This blog is a celebration of the nature in the South East and highlights ways you can get involved and explore nature in the region. If you've got news of the South East’s nature that you'd like to share, please contact the RSPB South East office on 01273 775333 or email SERComms@rspb.org.uk
After noting the few birds in my own garden for last weekend's Birdwatch I'd developed an itch for something more adventurous, so the opportunity to scratch that itch was like finding a scrunched-up ten pound note in a coat pocket.
Courtesy of the Gardening Leave charity, I joined a group of Chelsea Pensioners and forces veterans in the very large grounds of the Royal Hospital Chelsea; an oasis of calm and green in the chaos and concrete of central London.
We split into four groups, one to the allotments, one around the feeders (lucky bunch got to stay in the heated garden shed equipped with kettle, tea and biscuits!). A third team set-off to more open spaces and I was escorted by Col (only his Mum calls him Colin) and Joanna Wise from Gardening Leave. We didn't get the warm shed, but we certainly hadn't drwan the short-straw as we spotted the greatest variety of birds.
Before we'd started, there was an opportunity to inspect some sturdy nest boxes made and decorated by In-Pensioners of the Royal Hospital Chelsea. The boxes will be installed by tree-surgeons around the grounds in the near future. It was as we left their greenhouse workshop that we saw a grey heron overhead, being chased away by a crow. The spectacle reminded Joanna to tell me about a woodpecker we'd probably see on our walk past a line of London Plane trees.
First on the recording sheet was a pair of magpies as we strolled towards Ranelagh Gardens. Col admitted to previously being indifferent to nature and wildlife. Born in London, he'd drifted into other interests but realised it was time to move on or be sucked into a life that would destroy him. He escaped north, joined-up and ended up being a southerner in a northern regiment. After seeing action abroad he's re-entering civilian life and exploring new options which connect him with the natural world, He's already almost single-handedly created a new vegetable garden on an old bramble patch within the hospital grounds. It's a journey he should be proud of.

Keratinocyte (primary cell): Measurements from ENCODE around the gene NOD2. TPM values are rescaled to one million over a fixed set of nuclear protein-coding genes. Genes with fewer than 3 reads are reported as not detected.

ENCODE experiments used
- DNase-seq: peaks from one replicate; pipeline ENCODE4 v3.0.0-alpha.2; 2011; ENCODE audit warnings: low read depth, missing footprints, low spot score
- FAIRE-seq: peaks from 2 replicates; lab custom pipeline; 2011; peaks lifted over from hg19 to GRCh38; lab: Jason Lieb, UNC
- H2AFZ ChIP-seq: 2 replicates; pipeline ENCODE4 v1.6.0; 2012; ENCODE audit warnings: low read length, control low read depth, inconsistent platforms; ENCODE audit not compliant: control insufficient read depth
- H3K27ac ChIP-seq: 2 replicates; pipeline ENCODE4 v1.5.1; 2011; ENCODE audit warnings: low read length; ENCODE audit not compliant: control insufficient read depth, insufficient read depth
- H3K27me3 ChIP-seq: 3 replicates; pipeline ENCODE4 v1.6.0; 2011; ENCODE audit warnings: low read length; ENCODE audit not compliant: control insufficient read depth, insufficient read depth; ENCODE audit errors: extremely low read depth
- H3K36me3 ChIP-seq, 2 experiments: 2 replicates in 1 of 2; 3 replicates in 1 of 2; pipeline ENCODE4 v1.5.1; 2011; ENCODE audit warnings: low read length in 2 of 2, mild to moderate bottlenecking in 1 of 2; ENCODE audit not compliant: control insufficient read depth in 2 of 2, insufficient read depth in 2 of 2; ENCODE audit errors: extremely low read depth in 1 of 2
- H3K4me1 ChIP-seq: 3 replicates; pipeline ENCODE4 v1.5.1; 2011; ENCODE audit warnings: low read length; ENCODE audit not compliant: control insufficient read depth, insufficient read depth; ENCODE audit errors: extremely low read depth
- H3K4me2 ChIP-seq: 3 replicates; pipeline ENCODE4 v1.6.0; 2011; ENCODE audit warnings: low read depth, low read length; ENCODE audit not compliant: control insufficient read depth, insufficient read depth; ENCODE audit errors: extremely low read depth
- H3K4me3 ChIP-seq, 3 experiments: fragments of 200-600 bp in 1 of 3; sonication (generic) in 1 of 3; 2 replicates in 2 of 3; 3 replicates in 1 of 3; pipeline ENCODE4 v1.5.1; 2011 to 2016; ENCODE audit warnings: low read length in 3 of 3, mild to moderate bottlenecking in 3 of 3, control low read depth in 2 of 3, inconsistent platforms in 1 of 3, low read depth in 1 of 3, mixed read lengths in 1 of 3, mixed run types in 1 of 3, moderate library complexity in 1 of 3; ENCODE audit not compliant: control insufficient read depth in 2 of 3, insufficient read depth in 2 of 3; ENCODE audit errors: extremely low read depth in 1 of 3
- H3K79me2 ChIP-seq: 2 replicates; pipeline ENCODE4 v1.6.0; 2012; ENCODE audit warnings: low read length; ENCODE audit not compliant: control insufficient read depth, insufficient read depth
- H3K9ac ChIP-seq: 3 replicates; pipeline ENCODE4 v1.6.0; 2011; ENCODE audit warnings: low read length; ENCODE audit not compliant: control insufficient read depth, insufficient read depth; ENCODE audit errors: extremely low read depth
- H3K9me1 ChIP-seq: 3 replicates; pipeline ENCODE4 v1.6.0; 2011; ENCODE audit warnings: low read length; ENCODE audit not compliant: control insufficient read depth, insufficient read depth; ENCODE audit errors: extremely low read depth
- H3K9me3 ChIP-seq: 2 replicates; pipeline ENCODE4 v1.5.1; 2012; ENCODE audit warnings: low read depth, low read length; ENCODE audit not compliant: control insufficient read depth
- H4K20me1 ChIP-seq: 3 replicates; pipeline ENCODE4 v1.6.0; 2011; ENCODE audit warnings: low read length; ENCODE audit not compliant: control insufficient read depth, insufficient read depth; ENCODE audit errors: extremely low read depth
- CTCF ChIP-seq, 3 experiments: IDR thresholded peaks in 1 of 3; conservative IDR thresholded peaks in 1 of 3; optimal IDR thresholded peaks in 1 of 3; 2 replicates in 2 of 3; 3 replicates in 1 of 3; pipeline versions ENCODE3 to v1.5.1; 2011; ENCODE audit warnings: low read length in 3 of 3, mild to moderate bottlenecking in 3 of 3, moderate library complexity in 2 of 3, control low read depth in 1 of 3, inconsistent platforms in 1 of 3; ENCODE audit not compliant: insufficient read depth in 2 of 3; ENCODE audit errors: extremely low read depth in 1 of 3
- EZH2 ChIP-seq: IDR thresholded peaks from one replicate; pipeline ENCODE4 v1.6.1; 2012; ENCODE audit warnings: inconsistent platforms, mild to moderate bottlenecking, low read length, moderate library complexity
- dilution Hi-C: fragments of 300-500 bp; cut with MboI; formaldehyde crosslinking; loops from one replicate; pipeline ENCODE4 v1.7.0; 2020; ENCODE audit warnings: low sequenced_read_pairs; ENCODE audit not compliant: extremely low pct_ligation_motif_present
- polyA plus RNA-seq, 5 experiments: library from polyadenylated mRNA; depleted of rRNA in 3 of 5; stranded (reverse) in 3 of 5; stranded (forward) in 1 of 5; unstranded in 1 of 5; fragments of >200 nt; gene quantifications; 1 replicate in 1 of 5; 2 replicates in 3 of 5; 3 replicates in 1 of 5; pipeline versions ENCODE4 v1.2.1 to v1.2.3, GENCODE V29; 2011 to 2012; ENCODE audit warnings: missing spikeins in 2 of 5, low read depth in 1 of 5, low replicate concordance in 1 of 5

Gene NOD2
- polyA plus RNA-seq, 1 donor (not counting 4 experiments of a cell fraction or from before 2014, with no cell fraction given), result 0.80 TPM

Half way round we were joined by another veteran, Ian, who now works for Gardening Leave. Both he and Col admitted it was harder to spot birds than it had been to spot danger during their time in the forces. I know which challenge I'd rather accept. Birds are equipped to survive a hostile world, but they're not out to cause harm.
There were the usual suspects for west London. Crows aplenty, pigeons, robins, a solitary house sparrow (poor lonely thing). A variety of tits and some blackbirds. A formation of ring necked-parakeets screeched between the trees and then there was one sighting which kept us guessing for a while. After much head scratching and trawling through books we agreed the tiny birds we'd strained to see close-up were young goldcrests. We walked back past the row of plane trees hoping to crown our birdwatch with a confirmed sighting of the woodpecker. We'd almost given up when the squat wings of a bird in flight raised hopes. It landed high-up and vanished from view. Our hour was over and the warm shed and a mug of tea awaited.